Leadership Tactic #56: The Value of Facetime

Today at work, schedule lunch in the near future with a coworker with whom you’ve never chatted one-on-one for more than a few minutes.

You’d be amazed at what a little facetime can do.

Two years ago at my full-time job, one of our interns would come into my office about twice a week to chat for about 15-20 minutes. Nothing work related, just two people debating and discussing pretty much everything.

When the intern’s year came to a close, I knew what made her tick. Combining that knowledge with my firsthand experience of her organizational skills and work ethic, I’d have no hesitation to recommend her for any job. In fact, it goes beyond recommendations–she’s one of those people that I think of all the time when I hear about open job positions.

Contrast that to another intern I worked with. Truly, this person was a fantastic intern, and I’d happy recommend them to future employers. But this intern never went after any facetime. As a result, when it came time for that intern to move on, I learned too late that the intern had been looking for jobs in a field where I happen to have a lot of connections.

You never know what you may stumble upon when you really get to know someone at work or elsewhere in your life. So today, go get some facetime with someone you’re genuinely curious about. Don’t try to make a good impression; just be yourself and get to know someone knew. You’ll reap the benefits down the road.

3 thoughts on “Leadership Tactic #56: The Value of Facetime”

  1. This is a fantastic point to make, and here’s another story to back up Jamey’s assertion that a lack of face time can really hurt you in your career. But first, a little explanation about the titles in my company: the Senior Manager has a Department Manager that reports to him (usually a few DM’s), and then the Department Manager has several Team Managers that report to her. The Team Managers then oversee the entry-level employees. Got it? Good.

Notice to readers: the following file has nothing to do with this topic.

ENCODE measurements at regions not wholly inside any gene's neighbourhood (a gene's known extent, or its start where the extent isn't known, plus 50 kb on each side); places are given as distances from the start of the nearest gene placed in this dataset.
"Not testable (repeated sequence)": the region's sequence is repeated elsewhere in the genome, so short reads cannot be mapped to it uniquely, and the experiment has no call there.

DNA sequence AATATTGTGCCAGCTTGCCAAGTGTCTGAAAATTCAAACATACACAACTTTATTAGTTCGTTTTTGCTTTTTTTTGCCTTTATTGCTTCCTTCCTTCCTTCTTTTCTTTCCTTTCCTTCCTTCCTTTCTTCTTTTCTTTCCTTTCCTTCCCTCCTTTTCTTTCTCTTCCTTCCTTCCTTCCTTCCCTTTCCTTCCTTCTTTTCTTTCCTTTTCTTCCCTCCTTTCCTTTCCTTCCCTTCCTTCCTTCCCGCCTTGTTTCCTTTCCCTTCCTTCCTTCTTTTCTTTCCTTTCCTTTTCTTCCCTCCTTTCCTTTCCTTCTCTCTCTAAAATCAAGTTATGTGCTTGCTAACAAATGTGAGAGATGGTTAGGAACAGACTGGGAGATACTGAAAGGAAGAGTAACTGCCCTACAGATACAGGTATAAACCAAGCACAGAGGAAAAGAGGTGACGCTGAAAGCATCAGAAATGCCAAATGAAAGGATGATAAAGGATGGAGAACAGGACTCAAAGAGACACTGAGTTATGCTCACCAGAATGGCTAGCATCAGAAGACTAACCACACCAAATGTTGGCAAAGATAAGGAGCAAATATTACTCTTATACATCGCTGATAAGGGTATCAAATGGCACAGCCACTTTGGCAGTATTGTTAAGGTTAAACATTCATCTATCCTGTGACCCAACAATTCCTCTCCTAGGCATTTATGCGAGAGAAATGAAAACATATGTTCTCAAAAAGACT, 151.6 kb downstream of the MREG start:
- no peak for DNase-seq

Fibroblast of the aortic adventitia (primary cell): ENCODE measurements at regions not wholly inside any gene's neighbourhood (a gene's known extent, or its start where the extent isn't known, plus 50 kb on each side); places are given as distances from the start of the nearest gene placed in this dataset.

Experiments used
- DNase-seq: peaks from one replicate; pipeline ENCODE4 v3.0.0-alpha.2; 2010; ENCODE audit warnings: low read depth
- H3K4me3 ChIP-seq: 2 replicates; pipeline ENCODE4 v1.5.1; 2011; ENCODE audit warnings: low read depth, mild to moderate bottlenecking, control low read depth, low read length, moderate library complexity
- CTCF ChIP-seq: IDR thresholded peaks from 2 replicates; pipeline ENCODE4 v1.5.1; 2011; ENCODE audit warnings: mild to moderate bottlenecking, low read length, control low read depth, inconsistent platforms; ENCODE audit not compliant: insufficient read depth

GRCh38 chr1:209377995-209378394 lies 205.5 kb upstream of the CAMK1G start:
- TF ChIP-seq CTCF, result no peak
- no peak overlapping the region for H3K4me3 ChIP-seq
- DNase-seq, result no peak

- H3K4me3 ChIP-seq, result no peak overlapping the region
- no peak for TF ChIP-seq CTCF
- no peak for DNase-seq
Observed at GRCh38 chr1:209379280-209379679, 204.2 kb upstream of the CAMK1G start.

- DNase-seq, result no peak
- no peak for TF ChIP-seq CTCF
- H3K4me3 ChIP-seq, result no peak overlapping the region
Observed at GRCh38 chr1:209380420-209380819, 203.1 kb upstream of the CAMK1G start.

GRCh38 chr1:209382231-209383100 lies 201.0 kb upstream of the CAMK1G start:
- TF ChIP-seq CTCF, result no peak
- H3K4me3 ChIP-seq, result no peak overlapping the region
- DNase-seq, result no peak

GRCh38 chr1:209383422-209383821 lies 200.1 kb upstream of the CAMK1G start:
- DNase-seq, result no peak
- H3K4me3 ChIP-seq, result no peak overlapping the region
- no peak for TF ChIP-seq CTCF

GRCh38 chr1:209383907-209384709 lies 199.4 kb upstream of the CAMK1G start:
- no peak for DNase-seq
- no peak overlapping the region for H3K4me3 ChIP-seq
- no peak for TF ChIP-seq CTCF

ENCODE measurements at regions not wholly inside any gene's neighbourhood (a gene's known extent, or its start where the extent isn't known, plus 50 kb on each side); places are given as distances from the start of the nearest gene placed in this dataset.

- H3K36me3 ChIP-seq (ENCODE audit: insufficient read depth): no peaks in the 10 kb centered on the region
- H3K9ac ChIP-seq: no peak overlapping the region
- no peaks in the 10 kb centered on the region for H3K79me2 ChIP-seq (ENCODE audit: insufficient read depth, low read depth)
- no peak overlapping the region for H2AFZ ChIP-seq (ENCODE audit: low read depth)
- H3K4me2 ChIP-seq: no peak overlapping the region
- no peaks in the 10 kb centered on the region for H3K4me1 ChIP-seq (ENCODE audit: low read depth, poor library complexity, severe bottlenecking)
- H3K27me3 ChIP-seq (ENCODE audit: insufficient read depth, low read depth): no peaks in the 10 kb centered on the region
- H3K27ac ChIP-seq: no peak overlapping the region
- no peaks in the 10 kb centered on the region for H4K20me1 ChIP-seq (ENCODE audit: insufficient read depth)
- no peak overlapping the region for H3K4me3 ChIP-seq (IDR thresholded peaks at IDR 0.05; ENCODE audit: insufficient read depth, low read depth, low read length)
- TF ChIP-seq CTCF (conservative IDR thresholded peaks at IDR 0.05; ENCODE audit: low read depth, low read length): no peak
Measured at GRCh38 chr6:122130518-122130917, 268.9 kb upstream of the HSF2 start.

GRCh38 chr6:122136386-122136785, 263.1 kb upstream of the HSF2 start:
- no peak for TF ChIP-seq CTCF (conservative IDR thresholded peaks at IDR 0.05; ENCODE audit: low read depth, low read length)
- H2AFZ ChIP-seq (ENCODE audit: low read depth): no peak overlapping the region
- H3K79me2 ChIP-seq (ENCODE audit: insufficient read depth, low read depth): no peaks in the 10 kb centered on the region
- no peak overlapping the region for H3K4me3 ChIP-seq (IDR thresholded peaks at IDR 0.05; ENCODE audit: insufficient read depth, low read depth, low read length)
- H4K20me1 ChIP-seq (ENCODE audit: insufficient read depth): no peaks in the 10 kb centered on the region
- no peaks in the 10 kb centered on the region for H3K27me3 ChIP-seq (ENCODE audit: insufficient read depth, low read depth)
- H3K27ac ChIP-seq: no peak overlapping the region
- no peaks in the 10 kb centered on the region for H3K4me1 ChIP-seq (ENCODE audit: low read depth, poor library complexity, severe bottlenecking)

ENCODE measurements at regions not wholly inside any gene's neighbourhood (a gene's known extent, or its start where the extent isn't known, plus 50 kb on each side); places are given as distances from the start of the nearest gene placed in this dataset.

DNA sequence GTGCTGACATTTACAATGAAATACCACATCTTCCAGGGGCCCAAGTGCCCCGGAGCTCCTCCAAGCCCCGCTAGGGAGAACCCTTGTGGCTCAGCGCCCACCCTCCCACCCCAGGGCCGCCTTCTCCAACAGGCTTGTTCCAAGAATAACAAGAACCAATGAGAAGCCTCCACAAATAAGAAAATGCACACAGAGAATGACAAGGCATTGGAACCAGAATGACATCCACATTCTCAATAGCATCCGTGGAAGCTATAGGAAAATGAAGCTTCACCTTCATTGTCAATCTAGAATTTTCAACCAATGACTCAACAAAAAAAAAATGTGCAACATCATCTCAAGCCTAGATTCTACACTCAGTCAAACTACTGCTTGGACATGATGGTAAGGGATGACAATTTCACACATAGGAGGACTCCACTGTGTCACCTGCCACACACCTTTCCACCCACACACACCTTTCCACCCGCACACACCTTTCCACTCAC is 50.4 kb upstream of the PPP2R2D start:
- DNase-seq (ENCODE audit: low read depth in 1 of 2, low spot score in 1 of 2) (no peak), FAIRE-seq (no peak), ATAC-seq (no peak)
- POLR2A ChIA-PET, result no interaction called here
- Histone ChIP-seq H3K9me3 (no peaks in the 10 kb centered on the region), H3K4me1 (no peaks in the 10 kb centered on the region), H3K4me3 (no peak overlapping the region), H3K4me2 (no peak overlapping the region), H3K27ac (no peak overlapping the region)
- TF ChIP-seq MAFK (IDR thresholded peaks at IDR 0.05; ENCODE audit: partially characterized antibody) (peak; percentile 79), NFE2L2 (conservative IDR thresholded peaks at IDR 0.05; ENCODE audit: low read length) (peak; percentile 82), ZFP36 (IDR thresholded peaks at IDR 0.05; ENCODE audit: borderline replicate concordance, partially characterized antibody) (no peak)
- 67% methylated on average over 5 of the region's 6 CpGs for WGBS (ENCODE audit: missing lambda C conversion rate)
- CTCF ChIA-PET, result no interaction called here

I was talking to a Senior Manager in my company a few weeks ago, and we were discussing the difficulties of those people who work for us that telecommute. Even though I am not one of them, I asked him what his advice was for those people so they can work from home but still remain “visible” within the company. He said that even dropping by to say hi if they are here for monthly or quarterly meetings can make a big difference, as can attending the employee events that the company does on a monthly basis (free movies at Ronnie’s, Cardinals Games, family nights at the Magic House, etc).

    He said that he had a spot open for a Department Manager to report to him, and he had several people apply for the job internally. One of them was good Team Manager, but he didn’t select her for the position because he had never actually met her, even she worked for one of the Department Managers that reported to him. She had never taken the time to talk to her boss’s boss (the Senior Manager) through any method other than email, but then expected that she would get the job to work for him anyway. Instead, the person who had put in that face time was hired, because the senior manager felt like he had more of a connection to that person.

    Who knows why the rejected Team Manager didn’t put in face time. Maybe she felt like she would be viewed as a brown noser, or she felt intimidated by the Senior Manager, or felt that he was too busy to take the time to talk with her for “no reason.” But the bottom line is that it really ended up killing what could have been a great opportunity for her.

    • That is a fantastic example. And it’s a personal reminder to me to value facetime. One of my partners in the publishing company, Kristy, is great with facetime. She’s constantly meeting with people and forging relationships. Although I’m often corresponding with people about marketing and promotions, I don’t meet one-on-one with people nearly as often. So I try to be really intentional about it–when I see an opportunity to get to know someone better, instead of listening to my natural thought of “oh, we’ll e-mail,” I force myself to ask them to lunch or to meet up for a drink.


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